In summary

It’s time California policymakers, businesses and investors to incorporate environmental, social and governance issues into investment decision-making.

By Dave Jones and

Dave Jones, former California Insurance Commissioner, is director of the Climate Risk Initiative at the University of California, Berkeley Law School’s Center for Law, Energy & the Environment, davejones@berkeley.edu.

Ophir Bruck, Special to Calmatters

Ophir Bruck is the Principles for Responsible Investment’s Signatory Relations Manager for Western U.S. and Canada, ophir.bruck@unpri.org.

The devastating wildfires raging across the western United States are a wake-up call for anyone who continues to doubt the financial and economic implications of climate change. 

Last month, the U.S. Commodity Futures Trading Commission published a comprehensive report on the risks climate change poses to U.S. financial markets, stating in clear terms that “a world wracked by frequent and devastating shocks from climate change cannot sustain the fundamental conditions supporting our financial system.” 

It’s time California policymakers, regulators, businesses and investors continue the state’s leadership in supporting a sustainable economy by embracing responsible investment principles and incorporating environmental, social and governance issues into investment decision-making.

The Principles for Responsible Investment, PRI, a UN‐supported international network of more than 3,000 institutional investors with more than $100 trillion in assets, has determined that the integration of financially material environmental, social and governance factors into investment analysis and decision-making is not only legally permissible, but that failing to do so is a failure of fiduciary duty.

This year, UC Berkeley Law School’s Center for Law, Energy & the Environment, CLEE, teamed up with the Principles for Responsible Investment to develop a roadmap for California leaders to advance environmental, social and governance integration in investment policy and practice throughout the state’s economy. 

California is an ideal place to spearhead this effort. The state is home to the world’s fifth largest economy, which includes the center of the global tech sector, the most productive agricultural industry in the country, international media and financial hubs, and regional economies that attract international visitors, businesses and investors. The state of California and its local governments invest tens of billions of dollars per year in infrastructure projects, and the state’s public pension funds manage hundreds of billions of dollars for millions of beneficiaries and are among the largest in the U.S.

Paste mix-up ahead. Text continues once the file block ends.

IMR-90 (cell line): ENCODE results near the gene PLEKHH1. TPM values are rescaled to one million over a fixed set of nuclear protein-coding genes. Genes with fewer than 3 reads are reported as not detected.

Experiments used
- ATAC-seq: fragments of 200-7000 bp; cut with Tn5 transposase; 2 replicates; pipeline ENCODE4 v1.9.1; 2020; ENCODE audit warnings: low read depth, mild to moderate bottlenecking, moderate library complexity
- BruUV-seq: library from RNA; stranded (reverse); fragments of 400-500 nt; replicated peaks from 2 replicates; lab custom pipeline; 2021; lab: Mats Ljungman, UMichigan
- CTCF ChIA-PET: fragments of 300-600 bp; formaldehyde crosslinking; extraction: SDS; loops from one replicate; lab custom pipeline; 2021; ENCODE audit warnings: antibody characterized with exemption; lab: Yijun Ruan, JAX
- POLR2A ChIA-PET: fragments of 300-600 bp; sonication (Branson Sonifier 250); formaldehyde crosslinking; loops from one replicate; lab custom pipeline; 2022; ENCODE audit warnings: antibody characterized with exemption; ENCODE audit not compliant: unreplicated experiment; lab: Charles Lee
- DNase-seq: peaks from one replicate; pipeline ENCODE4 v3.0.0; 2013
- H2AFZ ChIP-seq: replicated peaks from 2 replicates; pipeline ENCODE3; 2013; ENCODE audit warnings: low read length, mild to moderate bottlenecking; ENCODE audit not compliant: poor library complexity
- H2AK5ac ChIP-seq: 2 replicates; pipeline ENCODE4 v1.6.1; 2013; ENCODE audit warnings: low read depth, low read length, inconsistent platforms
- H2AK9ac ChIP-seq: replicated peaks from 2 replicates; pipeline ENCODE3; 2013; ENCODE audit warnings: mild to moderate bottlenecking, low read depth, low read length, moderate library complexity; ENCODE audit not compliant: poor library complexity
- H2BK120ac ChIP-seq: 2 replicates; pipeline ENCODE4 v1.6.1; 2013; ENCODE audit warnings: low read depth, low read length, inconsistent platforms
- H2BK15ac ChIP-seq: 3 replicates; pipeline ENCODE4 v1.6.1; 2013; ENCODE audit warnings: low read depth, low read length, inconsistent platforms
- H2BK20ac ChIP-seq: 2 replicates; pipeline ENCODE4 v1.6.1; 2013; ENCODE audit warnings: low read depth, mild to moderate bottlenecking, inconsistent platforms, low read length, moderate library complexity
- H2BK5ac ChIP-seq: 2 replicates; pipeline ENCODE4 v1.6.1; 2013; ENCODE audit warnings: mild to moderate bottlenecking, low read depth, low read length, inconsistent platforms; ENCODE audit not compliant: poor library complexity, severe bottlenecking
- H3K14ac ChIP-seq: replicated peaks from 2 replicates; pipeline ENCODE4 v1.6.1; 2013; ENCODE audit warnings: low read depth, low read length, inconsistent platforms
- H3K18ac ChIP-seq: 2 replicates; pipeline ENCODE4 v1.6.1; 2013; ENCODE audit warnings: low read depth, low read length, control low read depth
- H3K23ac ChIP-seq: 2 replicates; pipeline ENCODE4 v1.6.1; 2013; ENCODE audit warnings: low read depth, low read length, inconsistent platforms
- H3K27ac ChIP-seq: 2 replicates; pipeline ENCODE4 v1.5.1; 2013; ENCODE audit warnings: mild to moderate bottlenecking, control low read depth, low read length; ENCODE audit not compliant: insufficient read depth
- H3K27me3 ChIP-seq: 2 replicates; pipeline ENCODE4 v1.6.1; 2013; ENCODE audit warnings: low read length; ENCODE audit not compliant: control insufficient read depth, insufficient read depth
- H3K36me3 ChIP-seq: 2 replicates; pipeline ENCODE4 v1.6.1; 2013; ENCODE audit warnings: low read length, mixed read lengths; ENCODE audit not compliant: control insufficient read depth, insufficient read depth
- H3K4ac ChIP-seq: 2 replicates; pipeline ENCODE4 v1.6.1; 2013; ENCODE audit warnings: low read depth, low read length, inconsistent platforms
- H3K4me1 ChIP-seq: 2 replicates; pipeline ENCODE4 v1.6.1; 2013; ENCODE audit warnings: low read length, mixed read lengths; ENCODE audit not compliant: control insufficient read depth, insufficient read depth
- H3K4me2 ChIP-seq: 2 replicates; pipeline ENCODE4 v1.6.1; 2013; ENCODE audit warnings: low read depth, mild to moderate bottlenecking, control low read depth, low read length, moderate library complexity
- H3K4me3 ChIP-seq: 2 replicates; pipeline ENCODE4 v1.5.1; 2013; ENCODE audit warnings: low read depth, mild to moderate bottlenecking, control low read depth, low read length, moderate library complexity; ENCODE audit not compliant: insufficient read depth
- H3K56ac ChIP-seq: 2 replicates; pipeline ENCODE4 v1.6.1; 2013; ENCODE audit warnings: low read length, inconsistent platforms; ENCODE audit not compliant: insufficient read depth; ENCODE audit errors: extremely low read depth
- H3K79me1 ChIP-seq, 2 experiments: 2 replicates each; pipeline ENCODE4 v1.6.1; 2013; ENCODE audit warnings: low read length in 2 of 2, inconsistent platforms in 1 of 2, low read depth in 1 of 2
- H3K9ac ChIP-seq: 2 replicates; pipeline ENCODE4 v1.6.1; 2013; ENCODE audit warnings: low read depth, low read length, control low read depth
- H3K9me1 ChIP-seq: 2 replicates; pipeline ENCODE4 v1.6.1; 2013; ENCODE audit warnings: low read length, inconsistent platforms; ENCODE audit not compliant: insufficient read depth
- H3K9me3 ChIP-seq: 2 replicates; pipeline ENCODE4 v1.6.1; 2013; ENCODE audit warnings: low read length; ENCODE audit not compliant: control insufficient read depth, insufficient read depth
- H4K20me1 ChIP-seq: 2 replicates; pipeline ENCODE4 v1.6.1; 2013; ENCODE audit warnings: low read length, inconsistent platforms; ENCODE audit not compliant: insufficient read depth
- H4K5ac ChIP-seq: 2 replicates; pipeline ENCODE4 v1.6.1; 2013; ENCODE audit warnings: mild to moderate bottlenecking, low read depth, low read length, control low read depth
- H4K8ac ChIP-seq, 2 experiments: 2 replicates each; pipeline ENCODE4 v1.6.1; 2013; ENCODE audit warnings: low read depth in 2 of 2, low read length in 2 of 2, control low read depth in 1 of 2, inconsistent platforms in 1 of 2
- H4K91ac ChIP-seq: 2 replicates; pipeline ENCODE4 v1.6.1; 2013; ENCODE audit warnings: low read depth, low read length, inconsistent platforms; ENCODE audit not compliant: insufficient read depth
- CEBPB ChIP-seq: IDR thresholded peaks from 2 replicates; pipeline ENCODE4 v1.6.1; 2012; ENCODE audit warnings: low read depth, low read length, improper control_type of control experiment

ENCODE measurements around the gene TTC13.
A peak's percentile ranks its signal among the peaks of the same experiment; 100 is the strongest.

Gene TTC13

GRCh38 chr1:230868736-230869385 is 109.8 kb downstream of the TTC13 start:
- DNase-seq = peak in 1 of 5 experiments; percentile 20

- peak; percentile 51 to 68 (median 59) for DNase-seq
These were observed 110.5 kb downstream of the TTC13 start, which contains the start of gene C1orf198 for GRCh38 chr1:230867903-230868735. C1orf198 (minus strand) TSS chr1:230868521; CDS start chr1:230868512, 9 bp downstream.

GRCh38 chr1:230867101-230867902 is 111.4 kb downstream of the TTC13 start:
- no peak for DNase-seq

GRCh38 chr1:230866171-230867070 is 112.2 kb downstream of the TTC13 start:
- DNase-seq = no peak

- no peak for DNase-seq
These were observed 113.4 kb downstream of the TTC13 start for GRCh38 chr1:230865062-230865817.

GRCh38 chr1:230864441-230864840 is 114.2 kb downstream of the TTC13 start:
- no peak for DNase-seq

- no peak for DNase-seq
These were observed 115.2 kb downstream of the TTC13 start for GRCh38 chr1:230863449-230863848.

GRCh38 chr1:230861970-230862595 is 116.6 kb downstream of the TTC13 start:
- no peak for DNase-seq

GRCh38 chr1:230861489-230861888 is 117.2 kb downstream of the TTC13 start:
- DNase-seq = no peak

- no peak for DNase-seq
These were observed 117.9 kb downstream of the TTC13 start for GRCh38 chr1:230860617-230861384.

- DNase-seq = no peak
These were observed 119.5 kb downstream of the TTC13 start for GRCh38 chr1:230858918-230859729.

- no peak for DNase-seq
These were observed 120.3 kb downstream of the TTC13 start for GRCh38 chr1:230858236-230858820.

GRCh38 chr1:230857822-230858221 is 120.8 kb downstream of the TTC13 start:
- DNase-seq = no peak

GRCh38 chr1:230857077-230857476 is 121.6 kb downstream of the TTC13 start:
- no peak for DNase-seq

Climate change is one example of the many environmental, social and governance issues posing risks to California’s economy and the well-being of its people. The long‐term value of investments throughout the state – from public infrastructure to teachers’ retirement funds – will hinge on decision-makers’ consideration of climate impacts and key environmental, social and governance issues such as economic inequality, workers’ rights, and diversity and inclusion.

Fortunately, California has the power to move markets. From shareholder advocacy by public pension funds and landmark greenhouse gas emissions reduction policies, to enacting laws requiring greater corporate board diversity and climate risk assessment by public pension funds, California has long been a national leader on environmental, social and governance issues. 

This leadership is now more important than ever, with federal actors like the Securities and Exchange Commission and Department of Labor moving slowly, and in some cases backward, on policies related to environmental, social and governance integration and shareholder rights

Against this backdrop, and with input from experts across California’s state government and investment marketplace, PRI and CLEE crafted a set of recommendations that form a roadmap for action by state leaders.

The recommendations include developing public pension fund policies and practices that embed environmental, social and governance analysis in investment decision-making, as well as directing financial advisors to ask retail investors about their ESG investment preferences. The roadmap also recommends requiring publicly traded companies to make climate risk disclosures in accordance with the recommendations of the Task Force on Climate‐related Financial Disclosures. Additionally, Principles for Responsible Investment and Berkeley’s Center for Law, Energy & the Environment call on the state to conduct climate risk stress testing for financial institutions and insurers, and to add environmental, social and governance‐related disclosure requirements for projects funded by the state.

Recently, Gov. Gavin Newsom announced the California Climate Investment Framework, which seeks to unify and expand the climate risk strategies of the state’s three largest pension funds. We applaud these efforts and call on California leaders to go further by embedding climate risk management across the state’s economy, including county and municipal pension plans, state financing authorities and business oversight. The recommendations outlined in PRI’s California Roadmap present leaders with an opportunity to continue the state’s leadership as a trailblazer in forward‐looking policymaking and regulation designed to build a more sustainable economy.

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